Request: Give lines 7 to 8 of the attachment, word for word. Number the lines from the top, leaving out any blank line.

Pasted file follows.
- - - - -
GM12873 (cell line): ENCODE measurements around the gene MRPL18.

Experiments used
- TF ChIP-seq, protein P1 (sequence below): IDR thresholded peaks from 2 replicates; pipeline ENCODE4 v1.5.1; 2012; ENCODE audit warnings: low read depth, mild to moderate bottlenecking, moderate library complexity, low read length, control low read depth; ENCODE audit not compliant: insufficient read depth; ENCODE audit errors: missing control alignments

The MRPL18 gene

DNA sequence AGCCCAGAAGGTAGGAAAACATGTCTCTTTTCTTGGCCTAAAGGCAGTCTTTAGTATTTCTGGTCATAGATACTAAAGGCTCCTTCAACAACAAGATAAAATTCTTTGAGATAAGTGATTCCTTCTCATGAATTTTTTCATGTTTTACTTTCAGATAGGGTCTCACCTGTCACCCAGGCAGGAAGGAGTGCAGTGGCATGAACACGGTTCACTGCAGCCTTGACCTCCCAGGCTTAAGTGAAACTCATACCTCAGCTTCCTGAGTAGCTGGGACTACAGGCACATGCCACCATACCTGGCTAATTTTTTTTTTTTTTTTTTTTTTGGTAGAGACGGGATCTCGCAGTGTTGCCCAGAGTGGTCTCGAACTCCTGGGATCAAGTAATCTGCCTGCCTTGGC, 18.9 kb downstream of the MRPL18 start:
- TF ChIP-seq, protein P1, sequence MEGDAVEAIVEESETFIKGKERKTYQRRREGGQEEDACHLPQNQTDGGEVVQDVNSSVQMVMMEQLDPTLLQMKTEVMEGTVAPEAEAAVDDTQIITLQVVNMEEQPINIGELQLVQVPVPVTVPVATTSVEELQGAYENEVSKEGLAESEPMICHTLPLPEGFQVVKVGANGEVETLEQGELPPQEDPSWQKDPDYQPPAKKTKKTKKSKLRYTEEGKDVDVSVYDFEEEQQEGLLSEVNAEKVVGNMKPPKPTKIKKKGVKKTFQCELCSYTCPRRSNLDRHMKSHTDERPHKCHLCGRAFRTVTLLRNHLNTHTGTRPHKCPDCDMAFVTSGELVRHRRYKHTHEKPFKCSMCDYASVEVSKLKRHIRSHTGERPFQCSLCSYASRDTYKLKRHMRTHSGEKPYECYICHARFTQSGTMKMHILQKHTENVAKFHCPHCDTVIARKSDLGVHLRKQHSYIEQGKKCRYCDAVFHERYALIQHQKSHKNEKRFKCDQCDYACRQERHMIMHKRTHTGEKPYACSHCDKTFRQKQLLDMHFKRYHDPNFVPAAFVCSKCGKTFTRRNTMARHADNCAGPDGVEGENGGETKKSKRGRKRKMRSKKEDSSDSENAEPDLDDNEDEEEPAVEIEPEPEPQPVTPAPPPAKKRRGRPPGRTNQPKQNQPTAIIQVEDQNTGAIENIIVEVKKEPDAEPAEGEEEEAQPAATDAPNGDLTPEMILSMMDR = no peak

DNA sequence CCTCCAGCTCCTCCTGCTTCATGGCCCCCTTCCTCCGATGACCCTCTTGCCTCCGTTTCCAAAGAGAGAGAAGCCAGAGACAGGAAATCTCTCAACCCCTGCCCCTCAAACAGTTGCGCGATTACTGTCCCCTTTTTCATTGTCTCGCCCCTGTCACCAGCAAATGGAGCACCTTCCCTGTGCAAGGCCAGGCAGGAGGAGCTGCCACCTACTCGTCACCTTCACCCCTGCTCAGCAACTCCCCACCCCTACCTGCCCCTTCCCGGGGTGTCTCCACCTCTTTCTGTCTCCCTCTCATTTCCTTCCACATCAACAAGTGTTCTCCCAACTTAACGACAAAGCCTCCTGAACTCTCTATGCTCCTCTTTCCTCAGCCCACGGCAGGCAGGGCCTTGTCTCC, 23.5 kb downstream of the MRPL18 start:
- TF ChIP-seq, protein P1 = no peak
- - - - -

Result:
DNA sequence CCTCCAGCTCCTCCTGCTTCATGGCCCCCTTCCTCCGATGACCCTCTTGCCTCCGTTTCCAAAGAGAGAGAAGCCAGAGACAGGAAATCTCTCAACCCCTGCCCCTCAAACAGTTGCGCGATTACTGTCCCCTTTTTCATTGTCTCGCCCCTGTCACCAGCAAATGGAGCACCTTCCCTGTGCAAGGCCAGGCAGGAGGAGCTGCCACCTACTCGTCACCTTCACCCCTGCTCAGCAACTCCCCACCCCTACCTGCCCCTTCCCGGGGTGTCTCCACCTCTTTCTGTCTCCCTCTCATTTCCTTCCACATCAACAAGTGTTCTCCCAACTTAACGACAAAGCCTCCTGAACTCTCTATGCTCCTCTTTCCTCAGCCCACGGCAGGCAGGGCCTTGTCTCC, 23.5 kb downstream of the MRPL18 start:
- TF ChIP-seq, protein P1 = no peak